Successful marketers don't talk about features or even benefits. Instead, they tell a story. A story we want to believe.
This is a book about doing what consumers demand; painting vivid pictures that they choose to believe. Every organization, from nonprofits to car companies, from political campaigns to wineglass blowers, must understand that the rules have changed (again). In an economy where the richest have an infinite number of choices (and no time to make them), every organization is a marketer and all marketing is about telling stories.
Marketers succeed when they tell us a story that fits our worldview, a story that we intuitively embrace and then share with our friends. Think of the Dyson vacuum cleaner or the iPod.
But beware: If your stories are inauthentic, you cross the line from fib to fraud. Marketers fail when they are selfish and scurrilous, when they abuse the tools of their trade and make the world worse. That's a lesson learned the hard way by telemarketers and Marlboro.
This is a powerful book for anyone who wants to create things people truly want as opposed to commodities that people merely need.
©2005 Seth Godin; (P)2005 Audible, Inc.
I bought this book expecting some insights into marketing and at first it seemed to be delivering until the author got on his liberal soapbox and started preaching. I didn't necessarily disagree with everything he said it just wasn't the correct venue for this dialogue
I'm sorry, but I found this whole book extremely boring and dry. I run a small business and Seth claims that his book is geared towards companies large and small. WRONG! I could've summed up the book in a paragraph.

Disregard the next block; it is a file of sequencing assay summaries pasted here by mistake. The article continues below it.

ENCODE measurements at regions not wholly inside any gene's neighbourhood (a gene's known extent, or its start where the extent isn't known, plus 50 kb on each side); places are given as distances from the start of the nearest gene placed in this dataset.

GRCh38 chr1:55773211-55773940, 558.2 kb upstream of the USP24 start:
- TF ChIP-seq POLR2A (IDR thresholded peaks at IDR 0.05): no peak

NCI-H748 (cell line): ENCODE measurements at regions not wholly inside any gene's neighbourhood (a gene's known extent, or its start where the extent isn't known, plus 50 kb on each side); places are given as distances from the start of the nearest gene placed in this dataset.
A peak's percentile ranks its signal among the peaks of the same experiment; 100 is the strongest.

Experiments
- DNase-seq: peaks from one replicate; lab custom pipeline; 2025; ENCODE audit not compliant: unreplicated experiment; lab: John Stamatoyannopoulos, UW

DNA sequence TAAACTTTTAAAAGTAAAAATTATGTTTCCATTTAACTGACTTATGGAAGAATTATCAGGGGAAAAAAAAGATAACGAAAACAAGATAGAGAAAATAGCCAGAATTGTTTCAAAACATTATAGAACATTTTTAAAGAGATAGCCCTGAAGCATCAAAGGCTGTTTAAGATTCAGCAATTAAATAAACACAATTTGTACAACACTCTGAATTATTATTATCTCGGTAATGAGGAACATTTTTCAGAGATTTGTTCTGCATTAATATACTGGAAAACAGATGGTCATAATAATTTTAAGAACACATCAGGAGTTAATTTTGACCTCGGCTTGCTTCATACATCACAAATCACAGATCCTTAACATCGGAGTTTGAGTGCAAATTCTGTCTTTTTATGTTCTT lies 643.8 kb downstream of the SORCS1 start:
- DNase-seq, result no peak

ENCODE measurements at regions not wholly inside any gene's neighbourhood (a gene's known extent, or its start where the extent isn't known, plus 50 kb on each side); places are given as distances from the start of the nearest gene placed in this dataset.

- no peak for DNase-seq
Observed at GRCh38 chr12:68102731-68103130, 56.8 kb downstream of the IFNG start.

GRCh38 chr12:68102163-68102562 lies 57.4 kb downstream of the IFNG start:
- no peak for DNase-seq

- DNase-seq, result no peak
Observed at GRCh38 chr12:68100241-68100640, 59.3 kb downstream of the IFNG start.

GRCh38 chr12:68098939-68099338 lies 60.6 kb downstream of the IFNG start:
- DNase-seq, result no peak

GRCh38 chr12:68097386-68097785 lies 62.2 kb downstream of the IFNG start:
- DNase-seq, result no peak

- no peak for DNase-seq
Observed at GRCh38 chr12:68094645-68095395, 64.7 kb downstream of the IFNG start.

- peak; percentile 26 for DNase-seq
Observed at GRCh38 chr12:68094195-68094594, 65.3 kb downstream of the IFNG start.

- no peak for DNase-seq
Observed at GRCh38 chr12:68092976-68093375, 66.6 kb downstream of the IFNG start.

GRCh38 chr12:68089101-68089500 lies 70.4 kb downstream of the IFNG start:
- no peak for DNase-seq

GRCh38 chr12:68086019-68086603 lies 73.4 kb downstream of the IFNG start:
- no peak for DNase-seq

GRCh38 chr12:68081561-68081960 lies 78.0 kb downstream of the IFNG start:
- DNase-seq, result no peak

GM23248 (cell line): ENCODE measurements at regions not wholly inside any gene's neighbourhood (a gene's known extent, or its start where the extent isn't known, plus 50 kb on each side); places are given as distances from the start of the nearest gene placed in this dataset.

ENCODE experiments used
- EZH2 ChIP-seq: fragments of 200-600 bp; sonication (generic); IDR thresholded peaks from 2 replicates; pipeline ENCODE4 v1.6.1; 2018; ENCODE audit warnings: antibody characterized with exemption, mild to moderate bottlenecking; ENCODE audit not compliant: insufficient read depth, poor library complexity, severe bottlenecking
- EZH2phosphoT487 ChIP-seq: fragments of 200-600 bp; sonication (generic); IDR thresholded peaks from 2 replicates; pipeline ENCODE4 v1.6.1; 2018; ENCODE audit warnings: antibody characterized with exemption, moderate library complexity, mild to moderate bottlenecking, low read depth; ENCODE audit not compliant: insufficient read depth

I guess I've gotten used to reading books by direct marketers who apply their techniques in the real world to increase sales. I'm not sure who exactly would find value in this book unless you are running the ad dept. at some big fortune 500 company. Branding is out by the way.
The book has a simple but good idea that it fails to properly flesh out, leaving you with nothing but lots of fluff. Reads more like a motivational book than a marketing technique book. The author failed to realize the potential behind the concept fully. The book is not totally useless, it just does not contain enough actual material to constitute a book, it could have been better written as report.
Godin doesn't necessarily write books. He seems to write chapters of a larger work. Picking up on Purple Cow (to which he makes several references), this is another great Godin look at the current state of marketing. Not a lot of insight on how you can be a better marketer but a good "how am I being manipulated?" piece.
I didnt care much for this book or Seth Godin. I XXX him off my favorite list. He has some novel ideas I must admit but he liberal bias comes thru too strong from me. I just dont care for his concepts that everyone lies and its good to do so, as long as there is shred of truth or good for them. A crock.
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